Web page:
When the others have disappeared round the bend,
she is on an errand,
still there like a misty blue over the road.

So hard to endure any other contact –

It is colour that can make contact with the world.
He has certainly mentioned the logic. And the old woman.
But such as approximate values.
No theory can catch hold of
the raging forces within things.

Only a grip of colours
can force ‘reality’ to make a reply.

Blotch upon blotch, a stubborn scale
that lifts out a town from the town:
gables, a church tower, a possible road
and a fugue of swallows.
Each house is uninhabited: waiting
for the one with strength enough to return.
A day is a year.

Like his life –
Took decades to realise that vegetation is blue.
And now in just a few minutes he has managed
to paint the sound of bells.

The brush drops.
The canvas has forced into existence a landscape
in what simply calls itself landscape.
And the road really winds.
Every second has a moist gleam
that no one could see before.
He stands with his throbbing pain
in last year’s suddenly fresh grass.

Sunday, 11 August 2013

Another butterfly/psyche poem, this time by Dèr Mouw.

through small blue holes, speckling from arching beech
falls on dead leaves to form a copper cover;
when shifting flecks, like shadows, hide each other,
they seem alive, motion contained in each.

Rustling, a butterfly comes on the scene,
flits cautiously among the lightest blotches;
alights; with wings stretched flat it watches –
four eyes stare sunwards with a peacock sheen.

Sprinkling quiet magic on the past, strange light,
deriving from a source well out of sight,
now sets ablaze its mottled glimmering.

My soul’s psyche, with youthful shimmering,
emerges from the old darkness cautiously
and moulds light to four stanzas’ symmetry.

The previous butterfly/psyche poem included on the blog, by Ida Gerhardt, can be found here

The opening four lines remind me of a poem by Stefan George, one that so far I have found completely impossible to translate. Does anyone know of an English translation?

Wir schreiten auf und ab im reichen flitter

Wir schreiten auf und ab im reichen flitter
Des buchenganges beinah bis zum tore
Und sehen aussen in dem feld vom gitter
Den mandelbaum zum zweitenmal im flore.

Wir suchen nach den schattenfreien bänken
Dort wo uns niemals fremde stimmen scheuchten ·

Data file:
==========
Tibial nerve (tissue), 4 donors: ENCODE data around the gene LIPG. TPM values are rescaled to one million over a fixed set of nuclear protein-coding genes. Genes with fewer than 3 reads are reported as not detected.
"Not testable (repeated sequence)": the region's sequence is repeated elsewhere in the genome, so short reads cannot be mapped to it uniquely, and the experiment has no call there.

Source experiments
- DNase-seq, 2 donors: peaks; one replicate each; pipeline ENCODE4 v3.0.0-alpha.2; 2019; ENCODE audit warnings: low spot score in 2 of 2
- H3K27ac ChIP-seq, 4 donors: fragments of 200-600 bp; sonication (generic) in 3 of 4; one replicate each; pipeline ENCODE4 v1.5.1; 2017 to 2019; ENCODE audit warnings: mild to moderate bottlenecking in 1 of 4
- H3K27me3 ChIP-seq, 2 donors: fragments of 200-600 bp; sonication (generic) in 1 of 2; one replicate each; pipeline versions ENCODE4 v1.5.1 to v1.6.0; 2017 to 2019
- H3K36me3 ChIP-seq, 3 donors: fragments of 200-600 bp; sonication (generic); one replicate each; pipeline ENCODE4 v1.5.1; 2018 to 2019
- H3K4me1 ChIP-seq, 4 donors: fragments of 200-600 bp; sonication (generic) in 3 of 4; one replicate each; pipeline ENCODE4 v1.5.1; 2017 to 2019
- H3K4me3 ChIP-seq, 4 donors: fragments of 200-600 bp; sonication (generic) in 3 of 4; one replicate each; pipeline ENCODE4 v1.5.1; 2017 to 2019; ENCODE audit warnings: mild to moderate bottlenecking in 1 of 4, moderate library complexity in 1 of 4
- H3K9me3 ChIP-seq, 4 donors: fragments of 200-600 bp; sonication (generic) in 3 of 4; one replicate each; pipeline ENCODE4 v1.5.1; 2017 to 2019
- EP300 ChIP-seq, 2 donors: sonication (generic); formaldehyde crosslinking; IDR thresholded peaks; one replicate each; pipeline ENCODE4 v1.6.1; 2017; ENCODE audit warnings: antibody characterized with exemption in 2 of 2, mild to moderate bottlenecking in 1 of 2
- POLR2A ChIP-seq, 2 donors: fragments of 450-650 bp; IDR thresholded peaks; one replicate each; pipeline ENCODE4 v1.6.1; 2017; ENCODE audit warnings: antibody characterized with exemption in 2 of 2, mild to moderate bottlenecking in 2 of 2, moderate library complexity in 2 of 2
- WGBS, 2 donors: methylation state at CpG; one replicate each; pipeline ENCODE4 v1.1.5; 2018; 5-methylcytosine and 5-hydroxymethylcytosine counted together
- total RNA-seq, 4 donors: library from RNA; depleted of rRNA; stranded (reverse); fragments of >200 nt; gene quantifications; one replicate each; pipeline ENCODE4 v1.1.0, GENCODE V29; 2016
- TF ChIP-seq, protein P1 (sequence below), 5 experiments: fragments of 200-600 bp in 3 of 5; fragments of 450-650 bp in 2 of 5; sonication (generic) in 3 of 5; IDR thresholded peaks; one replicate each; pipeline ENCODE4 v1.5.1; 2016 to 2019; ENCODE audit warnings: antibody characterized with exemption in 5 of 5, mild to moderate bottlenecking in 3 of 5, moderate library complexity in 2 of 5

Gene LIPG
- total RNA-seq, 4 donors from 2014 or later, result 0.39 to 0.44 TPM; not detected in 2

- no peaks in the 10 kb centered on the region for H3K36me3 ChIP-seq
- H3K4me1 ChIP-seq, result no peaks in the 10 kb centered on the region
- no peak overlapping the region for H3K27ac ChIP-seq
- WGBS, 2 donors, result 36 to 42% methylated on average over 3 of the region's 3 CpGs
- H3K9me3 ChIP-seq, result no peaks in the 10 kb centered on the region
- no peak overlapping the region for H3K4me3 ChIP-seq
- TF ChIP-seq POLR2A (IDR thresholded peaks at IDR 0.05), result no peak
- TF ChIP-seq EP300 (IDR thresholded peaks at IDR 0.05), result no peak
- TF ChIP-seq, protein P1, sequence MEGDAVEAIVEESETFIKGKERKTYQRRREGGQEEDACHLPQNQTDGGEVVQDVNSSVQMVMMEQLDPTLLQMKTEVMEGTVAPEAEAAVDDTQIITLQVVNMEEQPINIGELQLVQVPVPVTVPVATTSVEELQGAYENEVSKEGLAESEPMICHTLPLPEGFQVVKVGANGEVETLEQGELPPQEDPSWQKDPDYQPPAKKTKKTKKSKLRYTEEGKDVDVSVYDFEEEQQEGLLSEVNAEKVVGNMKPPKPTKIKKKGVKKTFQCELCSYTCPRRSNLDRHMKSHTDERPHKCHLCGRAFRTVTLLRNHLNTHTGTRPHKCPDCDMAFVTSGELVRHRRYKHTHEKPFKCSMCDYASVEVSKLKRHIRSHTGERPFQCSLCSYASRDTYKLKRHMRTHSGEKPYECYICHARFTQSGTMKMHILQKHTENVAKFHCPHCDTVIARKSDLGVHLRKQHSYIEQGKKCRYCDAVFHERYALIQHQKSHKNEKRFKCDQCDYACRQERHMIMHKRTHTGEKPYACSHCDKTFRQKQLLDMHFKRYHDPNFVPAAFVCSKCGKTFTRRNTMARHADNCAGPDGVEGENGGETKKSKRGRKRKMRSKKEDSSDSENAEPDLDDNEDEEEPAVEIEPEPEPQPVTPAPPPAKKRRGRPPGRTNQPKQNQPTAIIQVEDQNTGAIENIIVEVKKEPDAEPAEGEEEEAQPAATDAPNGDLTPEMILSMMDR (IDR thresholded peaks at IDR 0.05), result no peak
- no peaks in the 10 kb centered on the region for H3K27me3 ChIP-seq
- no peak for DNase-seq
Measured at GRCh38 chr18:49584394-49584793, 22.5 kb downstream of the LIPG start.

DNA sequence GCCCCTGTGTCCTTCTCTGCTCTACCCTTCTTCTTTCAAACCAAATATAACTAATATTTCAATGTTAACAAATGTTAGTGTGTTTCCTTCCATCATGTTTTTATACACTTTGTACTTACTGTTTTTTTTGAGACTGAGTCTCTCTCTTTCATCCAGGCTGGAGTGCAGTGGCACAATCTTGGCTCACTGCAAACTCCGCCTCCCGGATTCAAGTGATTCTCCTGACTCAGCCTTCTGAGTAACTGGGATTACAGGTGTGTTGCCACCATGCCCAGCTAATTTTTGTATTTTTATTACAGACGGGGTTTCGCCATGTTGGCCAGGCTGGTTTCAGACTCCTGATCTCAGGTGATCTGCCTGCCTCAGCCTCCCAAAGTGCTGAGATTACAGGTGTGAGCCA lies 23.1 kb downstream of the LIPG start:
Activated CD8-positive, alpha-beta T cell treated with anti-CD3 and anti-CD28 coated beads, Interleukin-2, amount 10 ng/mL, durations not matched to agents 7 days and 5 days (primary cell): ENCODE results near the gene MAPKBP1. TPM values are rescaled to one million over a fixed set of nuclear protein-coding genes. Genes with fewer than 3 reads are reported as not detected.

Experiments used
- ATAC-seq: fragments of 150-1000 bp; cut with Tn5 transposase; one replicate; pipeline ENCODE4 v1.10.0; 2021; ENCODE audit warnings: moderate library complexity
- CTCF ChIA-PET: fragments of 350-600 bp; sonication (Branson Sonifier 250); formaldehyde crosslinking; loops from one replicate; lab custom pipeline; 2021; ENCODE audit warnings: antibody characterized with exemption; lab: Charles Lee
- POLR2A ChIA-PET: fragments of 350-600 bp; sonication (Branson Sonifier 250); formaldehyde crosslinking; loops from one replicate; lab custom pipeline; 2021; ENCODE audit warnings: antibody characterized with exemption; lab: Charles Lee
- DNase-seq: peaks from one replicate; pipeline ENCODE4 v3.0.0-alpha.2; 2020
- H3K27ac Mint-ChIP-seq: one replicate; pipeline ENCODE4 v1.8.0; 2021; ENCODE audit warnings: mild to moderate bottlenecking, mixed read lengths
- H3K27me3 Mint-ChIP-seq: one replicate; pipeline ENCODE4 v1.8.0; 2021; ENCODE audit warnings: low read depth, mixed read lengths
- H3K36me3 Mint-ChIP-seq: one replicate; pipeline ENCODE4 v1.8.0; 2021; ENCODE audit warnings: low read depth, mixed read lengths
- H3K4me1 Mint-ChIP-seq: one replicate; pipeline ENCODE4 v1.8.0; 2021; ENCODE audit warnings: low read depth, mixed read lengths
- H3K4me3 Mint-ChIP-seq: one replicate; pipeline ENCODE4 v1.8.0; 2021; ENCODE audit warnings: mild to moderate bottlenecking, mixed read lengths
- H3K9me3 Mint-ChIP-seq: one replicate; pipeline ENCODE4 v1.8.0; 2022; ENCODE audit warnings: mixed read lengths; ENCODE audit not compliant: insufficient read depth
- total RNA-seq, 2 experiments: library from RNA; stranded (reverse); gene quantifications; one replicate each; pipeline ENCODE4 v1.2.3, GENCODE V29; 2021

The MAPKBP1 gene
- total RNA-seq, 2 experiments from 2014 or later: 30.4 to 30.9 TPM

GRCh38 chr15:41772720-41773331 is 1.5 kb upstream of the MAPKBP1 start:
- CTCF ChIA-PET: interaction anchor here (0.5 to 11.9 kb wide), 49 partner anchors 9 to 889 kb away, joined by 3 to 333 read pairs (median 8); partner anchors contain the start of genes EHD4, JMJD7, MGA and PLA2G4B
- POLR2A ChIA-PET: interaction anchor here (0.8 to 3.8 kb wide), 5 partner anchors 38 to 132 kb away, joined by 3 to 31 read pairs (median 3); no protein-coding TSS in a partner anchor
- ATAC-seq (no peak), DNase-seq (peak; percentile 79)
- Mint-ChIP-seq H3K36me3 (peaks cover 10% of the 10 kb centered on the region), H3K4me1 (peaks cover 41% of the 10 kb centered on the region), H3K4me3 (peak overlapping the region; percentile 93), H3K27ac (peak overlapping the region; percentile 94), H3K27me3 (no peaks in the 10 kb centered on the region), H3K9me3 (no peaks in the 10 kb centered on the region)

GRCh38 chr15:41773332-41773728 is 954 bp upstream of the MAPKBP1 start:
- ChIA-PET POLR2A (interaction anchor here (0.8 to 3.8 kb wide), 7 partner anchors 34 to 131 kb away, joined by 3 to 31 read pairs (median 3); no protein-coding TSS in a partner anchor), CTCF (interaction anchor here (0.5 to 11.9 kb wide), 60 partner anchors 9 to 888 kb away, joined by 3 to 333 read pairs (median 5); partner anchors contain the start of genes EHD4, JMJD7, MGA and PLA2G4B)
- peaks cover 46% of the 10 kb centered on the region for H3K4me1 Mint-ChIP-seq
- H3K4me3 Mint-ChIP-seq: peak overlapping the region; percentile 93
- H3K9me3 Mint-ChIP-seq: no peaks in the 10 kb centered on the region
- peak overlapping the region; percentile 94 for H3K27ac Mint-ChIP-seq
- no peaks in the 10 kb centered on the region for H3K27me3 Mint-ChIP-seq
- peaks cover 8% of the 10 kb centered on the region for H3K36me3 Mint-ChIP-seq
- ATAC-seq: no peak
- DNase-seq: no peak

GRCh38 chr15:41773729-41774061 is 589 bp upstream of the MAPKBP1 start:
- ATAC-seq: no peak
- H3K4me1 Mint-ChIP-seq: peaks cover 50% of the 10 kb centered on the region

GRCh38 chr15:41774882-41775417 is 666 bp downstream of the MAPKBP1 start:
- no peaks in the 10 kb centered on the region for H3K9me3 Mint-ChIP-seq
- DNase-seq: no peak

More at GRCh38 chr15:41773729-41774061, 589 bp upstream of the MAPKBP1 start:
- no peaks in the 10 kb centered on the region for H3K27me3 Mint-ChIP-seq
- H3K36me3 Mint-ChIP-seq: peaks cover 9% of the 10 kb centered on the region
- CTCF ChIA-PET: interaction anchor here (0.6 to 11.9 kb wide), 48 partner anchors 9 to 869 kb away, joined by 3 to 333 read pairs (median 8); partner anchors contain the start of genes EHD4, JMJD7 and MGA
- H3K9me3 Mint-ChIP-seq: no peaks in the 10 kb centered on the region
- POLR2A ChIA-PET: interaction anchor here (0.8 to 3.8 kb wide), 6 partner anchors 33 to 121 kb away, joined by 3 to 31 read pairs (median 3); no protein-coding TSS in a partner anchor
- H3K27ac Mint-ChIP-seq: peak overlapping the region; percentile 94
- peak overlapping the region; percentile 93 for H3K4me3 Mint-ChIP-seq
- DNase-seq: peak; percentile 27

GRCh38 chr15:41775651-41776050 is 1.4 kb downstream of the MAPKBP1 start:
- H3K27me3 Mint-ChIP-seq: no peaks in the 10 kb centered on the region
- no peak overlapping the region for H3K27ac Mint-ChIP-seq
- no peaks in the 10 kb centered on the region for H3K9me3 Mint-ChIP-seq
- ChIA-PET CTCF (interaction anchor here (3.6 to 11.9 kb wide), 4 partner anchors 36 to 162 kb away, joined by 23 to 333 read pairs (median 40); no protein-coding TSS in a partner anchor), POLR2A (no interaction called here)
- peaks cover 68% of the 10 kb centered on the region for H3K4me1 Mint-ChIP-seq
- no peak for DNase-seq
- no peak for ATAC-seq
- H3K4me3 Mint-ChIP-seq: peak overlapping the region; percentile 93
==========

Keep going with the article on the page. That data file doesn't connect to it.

In träumen unsre arme sich verschränken ·
Wir laben uns am langen milden leuchten

Wir fühlen dankbar wie zu leisem brausen
Von wipfeln strahlenspuren auf uns tropfen
Und blicken nur und horchen wenn in pausen
Die reifen früchte an den boden klopfen.

And the last four lines of this poem remind me of an autumn poem by Hebbel. And so on and so forth. 

Thursday, 8 August 2013

Beginning of a poem by Walter von der Vogelweide (1168-1228).
Rodin, beware!

Ich saz ûf einem steine,
und dahte ich bein mit beine,
dar ûf satzt ich den ellenbogen,
ich hete in mîne hant gesmogen
daz kinne und ein mîn wange,
dô dâhte ich mir viel ange,
wie man zer welte solte leben, [...]

I sat upon a stone,
there cross-legged thought alone,
my elbow on my thigh I rested
my chin and one cheek now both nested
within the hollow of my hand,
and deeply sought to understand
how on this earth one ought to live, [...]

Poem from Klaus Høeck's collection 'Palimpsest'


is god a cripple –
is god’s left hand an arti
ficial one he once

in a while unbuck
les and lays aside on a
fallen tree-trunk out

in the field to rest
for a bit in the midst of
his continued la

bours with creation –
does god show that much soli
darity with man?

To see the painting this poem refers to, go to here

Tuesday, 6 August 2013

A honey sonnet by Dèr Mouw


I see, into a crystal-ordered whole
of liquid-golden colonnades packed tight,
– on purple heath shines August’s midday light –
an ochre honeycomb in a blue bowl.

And it’s as if small shadows half-striated
through humming, gleaming stillness leave a trace;
and it’s as if, before my mortal face,
summer stands wholly transsubstantiated.

Glacier of midday gleam, snow-clad with wax,
the silver twisting of the lamp-light glides

to fragrant vale of green-reflecting rummer
along the melting steepness of your sides.

Am I a priest? Profaner? – From sweet racks
I eat divinity of sun and summer.

Monday, 5 August 2013

Dèr Mouw is always a slight misquoter: 'Anges purs! anges radieux! Portez mon âme au sein des cieux!'

it’s summer; Sunday morning. And a scene
from distant boyhood suddenly is there:
I lie in grass, rose petals everywhere
around me – yellow, pink and white in sheen;

my mother plays the piano, the last notes
of Gounod’s Faust. Its strings I sensed vibrating,
as if within me, then reverberating
all the way up my chest and to my throat.

At which I wept and wept, till mother came,
stroked and kissed me and took me in her arms,
and, happy, I gave her the fondest name. –

I see roses. I’m grey. The memory’s still
vibrating in my throat, as if I trill
the words: ‘Anges des cieux, portez mon âme’.

Friday, 2 August 2013

Poem by the the Dutch writer
Menno Wigman


There comes a woman, one that’s tall and slim.
She speaks the language. Then a bed. Just right.
She fits just right. Still often needs repeating.
So often that she owns your daily bed,
and you the diary that’s inside her head.

There comes a white-coat with a rorschach test.
Who I might be. What I see in the blot.
What does that smartarse know of dirty tricks?
When I was made I wasn’t even there.

(It was a woman, one that’s tall and slim.
Nervous. Hung up. And idler than a rose.
She spoke with mud. She had to leave my life.)

I read the murder cases in the press.
I had a will. Read blots. Weigh up my skin.


Thursday, 1 August 2013

A Dèr Mouw sonnet -
interesting theology!

who’s not imagined lying dead and cold,
moved so much beauty had to disappear?
Who, satisfied, does from the grave not hear
virtues known only to himself extolled?

Who hasn’t quietly thought: How strange it seems
that all will simply go on as before,
and that the cosmos will feel what’s in store
still worth the trouble when it’s lost its gleam?

The one who knows, or feels by vague instinct,
that when he dies, a world will with him sink,
reality to him, vision to God,

that from the very Being of his spirit
rose all that’s ever been of any merit,
will also likewise think– and fool he’s not.